Today’s post is the last for the week since the School of Government is closed Thursday and Friday for the Thanksgiving holiday. In honor of the occasion, I want to recognize five criminal-law-related institutions, programs, and people for which I am particularly grateful.
- District Court
A few weeks ago, I attended a dinner hosted by the North Carolina Supreme Court Historical Society to celebrate the 50th anniversary of the North Carolina district courts. The room was chock-full of people I admire: most of them district court judges from districts across the state. One judge joked that he figured he should come since he wouldn’t be around for the 100-year celebration. It’s easy to see why I like these people.
North Carolina’s district courts opened in 1966 in six districts and 23 counties, replacing what my former colleague Michael Crowell described in a recent State Bar Journal article as “a scramble of county courts, recorders courts, justices of the peace, and the like.” Over the next four years, district courts opened in the rest of North Carolina. Crowell explains that district courts were part of the then-new statewide unified General Court of Justice, a system that was nearly two decades in the making.
My colleague Jim Drennan followed Crowell’s article with his perspective on the evolution of the district court over the past fifty years. Drennan describes the ways in which the court’s jurisdiction has expanded, cases have become more complex, and societal issues addressed in the courts have grown more challenging.
I am constantly impressed by the men and women who serve on the district court bench. They are wise, dedicated public servants who deal daily with some of society’s most intractable problems, including crime, mental illness, substance abuse, and intergenerational poverty.
- The North Carolina Commission on the Administration of Law Justice
Chief North Carolina Supreme Court Justice Mark Martin launched the NCCALJ last year to comprehensively evaluate the operation of the court system with an eye toward strengthening the courts. The Commission has not shied away from tough issues, particularly in the criminal law arena. Case in point: the interim report of the Criminal Investigation and Adjudication Committee recommends that North Carolina raise the age of juvenile court jurisdiction to include youthful offenders aged 16 and 17 years old for all crimes except Class A through E felonies and traffic offenses.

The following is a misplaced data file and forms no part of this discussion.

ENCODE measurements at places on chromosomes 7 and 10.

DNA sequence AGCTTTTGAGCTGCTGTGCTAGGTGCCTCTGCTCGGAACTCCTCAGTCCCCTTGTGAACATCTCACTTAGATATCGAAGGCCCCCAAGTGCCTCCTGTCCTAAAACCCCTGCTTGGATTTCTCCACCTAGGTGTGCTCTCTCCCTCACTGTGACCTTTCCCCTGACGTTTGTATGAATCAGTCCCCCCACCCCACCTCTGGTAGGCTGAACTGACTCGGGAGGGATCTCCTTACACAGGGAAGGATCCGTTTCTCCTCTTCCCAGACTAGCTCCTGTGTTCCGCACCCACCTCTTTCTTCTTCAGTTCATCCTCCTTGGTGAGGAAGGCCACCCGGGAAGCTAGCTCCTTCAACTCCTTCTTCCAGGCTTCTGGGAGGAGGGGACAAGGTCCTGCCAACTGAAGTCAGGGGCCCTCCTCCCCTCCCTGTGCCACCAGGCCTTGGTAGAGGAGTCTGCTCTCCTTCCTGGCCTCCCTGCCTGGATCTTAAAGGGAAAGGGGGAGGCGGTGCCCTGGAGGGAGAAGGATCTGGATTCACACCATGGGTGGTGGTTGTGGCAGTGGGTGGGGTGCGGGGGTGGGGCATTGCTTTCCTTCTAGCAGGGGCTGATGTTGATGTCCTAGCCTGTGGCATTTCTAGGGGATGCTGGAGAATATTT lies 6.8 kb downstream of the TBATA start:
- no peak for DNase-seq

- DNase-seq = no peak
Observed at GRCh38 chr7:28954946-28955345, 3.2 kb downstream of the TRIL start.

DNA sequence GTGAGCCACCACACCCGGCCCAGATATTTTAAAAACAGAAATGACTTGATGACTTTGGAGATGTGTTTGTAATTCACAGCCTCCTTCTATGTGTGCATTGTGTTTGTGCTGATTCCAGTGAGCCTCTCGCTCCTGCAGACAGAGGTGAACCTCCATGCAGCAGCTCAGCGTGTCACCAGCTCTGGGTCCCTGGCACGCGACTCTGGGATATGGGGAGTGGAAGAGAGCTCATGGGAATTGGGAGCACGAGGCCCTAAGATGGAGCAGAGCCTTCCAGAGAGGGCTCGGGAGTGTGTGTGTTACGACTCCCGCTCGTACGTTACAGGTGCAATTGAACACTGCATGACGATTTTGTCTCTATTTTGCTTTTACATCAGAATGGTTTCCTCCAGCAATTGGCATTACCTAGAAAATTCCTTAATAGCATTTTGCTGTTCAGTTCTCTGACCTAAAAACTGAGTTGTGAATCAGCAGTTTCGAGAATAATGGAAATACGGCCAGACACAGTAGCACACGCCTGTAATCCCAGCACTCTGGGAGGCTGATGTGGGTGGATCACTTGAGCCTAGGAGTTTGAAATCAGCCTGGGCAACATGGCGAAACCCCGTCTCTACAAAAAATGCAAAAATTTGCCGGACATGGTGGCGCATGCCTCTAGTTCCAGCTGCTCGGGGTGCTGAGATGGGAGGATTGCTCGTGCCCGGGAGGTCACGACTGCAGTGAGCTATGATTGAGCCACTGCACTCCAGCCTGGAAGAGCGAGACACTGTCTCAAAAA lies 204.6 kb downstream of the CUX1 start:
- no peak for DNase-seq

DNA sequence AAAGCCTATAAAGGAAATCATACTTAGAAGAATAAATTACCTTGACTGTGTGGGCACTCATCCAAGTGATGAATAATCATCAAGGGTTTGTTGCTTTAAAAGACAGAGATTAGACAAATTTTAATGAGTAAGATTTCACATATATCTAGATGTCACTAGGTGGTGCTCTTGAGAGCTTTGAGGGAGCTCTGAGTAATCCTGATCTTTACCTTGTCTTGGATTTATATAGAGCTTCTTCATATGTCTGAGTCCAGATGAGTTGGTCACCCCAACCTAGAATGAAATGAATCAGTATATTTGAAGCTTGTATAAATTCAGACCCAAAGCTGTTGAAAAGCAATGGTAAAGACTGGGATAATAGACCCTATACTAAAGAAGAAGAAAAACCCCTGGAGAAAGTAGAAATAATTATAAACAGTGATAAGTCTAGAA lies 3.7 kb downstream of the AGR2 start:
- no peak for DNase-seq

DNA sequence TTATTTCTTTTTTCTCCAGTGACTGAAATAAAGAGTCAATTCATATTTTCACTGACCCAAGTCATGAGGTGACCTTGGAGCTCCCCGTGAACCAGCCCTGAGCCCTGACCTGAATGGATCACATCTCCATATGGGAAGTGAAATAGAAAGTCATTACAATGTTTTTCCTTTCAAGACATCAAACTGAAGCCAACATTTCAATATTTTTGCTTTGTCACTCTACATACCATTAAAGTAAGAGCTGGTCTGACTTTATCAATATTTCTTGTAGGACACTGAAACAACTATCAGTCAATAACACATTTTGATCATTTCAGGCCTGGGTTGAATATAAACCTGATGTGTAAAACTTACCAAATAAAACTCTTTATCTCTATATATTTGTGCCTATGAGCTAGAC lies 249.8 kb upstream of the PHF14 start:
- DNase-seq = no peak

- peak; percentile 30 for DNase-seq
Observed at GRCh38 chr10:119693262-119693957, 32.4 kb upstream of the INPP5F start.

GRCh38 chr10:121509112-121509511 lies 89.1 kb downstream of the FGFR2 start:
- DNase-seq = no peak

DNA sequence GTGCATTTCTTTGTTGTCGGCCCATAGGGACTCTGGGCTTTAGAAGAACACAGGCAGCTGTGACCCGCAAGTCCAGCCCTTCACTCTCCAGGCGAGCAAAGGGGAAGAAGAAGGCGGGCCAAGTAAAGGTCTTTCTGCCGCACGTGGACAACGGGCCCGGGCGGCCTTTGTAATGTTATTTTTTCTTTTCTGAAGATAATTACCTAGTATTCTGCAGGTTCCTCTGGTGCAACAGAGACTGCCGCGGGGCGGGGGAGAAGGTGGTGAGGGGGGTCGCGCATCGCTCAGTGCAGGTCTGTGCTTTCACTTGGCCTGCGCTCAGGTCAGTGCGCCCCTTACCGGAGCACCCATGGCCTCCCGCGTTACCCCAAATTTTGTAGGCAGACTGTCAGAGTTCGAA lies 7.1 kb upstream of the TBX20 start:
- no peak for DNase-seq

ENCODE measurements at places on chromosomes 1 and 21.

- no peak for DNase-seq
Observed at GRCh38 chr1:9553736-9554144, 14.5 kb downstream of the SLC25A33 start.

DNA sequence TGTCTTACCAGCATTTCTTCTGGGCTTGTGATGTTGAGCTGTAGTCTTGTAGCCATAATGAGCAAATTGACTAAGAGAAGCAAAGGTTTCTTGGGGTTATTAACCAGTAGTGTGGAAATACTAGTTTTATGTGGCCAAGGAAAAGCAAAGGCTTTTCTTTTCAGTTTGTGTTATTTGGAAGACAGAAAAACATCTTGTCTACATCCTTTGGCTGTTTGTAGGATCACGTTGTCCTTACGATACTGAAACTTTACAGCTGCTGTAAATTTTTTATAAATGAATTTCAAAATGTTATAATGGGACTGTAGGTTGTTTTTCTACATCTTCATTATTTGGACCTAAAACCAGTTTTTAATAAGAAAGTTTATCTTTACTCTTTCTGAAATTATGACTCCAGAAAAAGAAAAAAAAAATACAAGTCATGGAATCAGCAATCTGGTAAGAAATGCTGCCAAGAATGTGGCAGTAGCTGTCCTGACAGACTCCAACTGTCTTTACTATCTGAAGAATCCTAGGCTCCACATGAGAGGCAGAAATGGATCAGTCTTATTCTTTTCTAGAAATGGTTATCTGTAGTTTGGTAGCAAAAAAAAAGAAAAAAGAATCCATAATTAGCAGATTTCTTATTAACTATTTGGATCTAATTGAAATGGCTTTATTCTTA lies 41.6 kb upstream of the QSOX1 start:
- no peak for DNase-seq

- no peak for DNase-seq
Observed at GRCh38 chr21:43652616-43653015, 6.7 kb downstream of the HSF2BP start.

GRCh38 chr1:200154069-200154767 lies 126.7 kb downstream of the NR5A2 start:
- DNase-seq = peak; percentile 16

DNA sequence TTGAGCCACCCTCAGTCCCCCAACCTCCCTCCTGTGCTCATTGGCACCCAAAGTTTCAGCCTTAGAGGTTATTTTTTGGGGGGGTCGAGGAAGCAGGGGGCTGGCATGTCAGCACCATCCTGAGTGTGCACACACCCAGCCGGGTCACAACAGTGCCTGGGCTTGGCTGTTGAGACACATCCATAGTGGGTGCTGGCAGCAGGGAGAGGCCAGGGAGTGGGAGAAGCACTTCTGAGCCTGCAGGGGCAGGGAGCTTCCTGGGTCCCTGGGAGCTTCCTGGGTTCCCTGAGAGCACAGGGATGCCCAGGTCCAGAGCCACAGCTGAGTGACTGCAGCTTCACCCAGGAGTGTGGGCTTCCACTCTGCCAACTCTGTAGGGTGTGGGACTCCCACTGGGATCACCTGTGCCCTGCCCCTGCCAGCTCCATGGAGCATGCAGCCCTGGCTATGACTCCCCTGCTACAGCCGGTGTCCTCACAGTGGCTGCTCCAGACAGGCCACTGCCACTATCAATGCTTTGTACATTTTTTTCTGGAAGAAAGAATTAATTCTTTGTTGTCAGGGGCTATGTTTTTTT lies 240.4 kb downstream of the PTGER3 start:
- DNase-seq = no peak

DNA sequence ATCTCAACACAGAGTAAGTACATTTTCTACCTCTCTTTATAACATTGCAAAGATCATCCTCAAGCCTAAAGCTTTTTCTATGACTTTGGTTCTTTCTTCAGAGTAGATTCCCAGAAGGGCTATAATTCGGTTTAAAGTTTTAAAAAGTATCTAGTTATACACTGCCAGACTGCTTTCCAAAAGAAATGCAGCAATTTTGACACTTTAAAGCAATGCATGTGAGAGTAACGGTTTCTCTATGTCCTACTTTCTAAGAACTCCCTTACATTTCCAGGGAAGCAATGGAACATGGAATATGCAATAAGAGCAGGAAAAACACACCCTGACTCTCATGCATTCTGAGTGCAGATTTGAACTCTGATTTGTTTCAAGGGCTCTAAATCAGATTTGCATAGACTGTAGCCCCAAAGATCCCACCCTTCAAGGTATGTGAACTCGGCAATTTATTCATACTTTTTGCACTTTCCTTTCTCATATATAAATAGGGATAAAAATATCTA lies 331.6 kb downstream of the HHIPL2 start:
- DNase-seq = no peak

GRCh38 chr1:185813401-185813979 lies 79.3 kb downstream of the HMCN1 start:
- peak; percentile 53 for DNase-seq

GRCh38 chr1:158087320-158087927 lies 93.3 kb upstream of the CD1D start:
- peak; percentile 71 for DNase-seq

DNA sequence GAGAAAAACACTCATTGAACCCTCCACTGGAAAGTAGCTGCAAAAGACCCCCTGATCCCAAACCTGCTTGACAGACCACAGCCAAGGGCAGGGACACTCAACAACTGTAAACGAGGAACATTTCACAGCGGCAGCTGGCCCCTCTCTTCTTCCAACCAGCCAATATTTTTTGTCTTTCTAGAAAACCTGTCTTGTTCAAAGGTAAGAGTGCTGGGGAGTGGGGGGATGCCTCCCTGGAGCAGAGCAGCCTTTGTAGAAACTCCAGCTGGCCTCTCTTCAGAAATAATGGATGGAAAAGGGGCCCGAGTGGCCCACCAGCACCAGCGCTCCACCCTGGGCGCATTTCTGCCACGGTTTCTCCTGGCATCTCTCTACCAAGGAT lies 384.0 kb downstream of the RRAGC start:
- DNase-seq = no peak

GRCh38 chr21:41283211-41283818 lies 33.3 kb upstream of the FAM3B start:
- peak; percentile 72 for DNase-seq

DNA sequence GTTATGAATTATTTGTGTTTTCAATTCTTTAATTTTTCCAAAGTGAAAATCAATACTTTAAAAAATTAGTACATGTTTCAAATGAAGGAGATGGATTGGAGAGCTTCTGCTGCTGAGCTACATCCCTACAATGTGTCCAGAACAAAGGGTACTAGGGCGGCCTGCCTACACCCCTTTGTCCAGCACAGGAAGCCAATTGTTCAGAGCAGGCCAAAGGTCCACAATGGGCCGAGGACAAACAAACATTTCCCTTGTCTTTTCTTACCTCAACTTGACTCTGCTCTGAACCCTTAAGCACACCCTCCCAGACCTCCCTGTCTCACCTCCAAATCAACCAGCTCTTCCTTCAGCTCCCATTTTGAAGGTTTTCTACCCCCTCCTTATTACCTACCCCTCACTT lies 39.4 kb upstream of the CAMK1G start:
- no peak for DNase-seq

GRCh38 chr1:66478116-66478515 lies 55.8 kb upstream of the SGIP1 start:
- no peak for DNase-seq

The Commission’s work follows in the tradition of the historic Bell Commission, whose recommendations led to the aforementioned creation of a unified General Court of Justice, by seeking input from a broad group of stakeholders. Other issues studied by the criminal committee are indigent defense, pretrial release, and criminal case management. The way in which the Commission has gone about its work is admirable. In a short period of time, the committees have delved deeply into substantive issues and are preparing reports that may be the subject of a future Jubilee.
- The North Carolina Court of Appeals
North Carolina’s intermediate appellate court judges disposed of more than 1,000 appeals in 2015, and they haven’t slowed down since. Just last week, the court of appeals issued 67 opinions, 21 of them published. The court provides essential guidance to trial court judges in every area of law, and both its productivity and analysis are noteworthy.
- The criminal justice professionals who will spend Thursday at work
Thanks to those of you who keep us safe and who carry out due process on holidays. That’s you, law enforcement officers and magistrates. We all benefit from your 24-hour service, and we are grateful.
- The privilege of working at the School of Government
This last thank you is personal. I came to work at the SOG thirteen years ago, and I’m still pinching myself to make sure I’m awake. It’s an amazing job. My colleagues are brilliant, and they are committed to public service. And the people we have the privilege of serving are the face of criminal justice in North Carolina. The judges, magistrates, prosecutors, defense attorneys, and law enforcement officers with whom I interact thank me regularly for the work I and others at the SOG do. But it’s y’all I’d like to thank. It is an honor to help you carry out justice.